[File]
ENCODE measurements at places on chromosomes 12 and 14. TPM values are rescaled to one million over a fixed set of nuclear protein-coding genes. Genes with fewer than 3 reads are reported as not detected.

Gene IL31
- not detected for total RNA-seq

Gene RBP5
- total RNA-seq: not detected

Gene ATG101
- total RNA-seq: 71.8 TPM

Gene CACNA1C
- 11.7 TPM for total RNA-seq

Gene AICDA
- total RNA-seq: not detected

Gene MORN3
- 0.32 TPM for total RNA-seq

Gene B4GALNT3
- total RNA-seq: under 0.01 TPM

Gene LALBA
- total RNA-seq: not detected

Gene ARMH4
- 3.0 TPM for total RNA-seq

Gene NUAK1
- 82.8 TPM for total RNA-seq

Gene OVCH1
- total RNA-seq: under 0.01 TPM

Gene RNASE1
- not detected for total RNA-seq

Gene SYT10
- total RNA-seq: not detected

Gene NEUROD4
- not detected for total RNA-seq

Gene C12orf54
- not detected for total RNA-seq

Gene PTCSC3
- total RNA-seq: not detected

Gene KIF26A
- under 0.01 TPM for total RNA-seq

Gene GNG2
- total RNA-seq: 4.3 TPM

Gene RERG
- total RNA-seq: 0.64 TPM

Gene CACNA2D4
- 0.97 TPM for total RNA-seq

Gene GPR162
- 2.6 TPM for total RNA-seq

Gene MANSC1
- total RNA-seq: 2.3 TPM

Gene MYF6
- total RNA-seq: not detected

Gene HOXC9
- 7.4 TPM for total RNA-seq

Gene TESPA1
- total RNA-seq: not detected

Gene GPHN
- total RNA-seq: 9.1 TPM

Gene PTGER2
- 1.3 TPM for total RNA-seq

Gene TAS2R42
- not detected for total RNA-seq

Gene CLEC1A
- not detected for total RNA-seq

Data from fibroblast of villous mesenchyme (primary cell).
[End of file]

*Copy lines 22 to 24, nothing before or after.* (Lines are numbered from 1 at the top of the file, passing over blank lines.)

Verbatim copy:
Gene OVCH1
- total RNA-seq: under 0.01 TPM

Gene RNASE1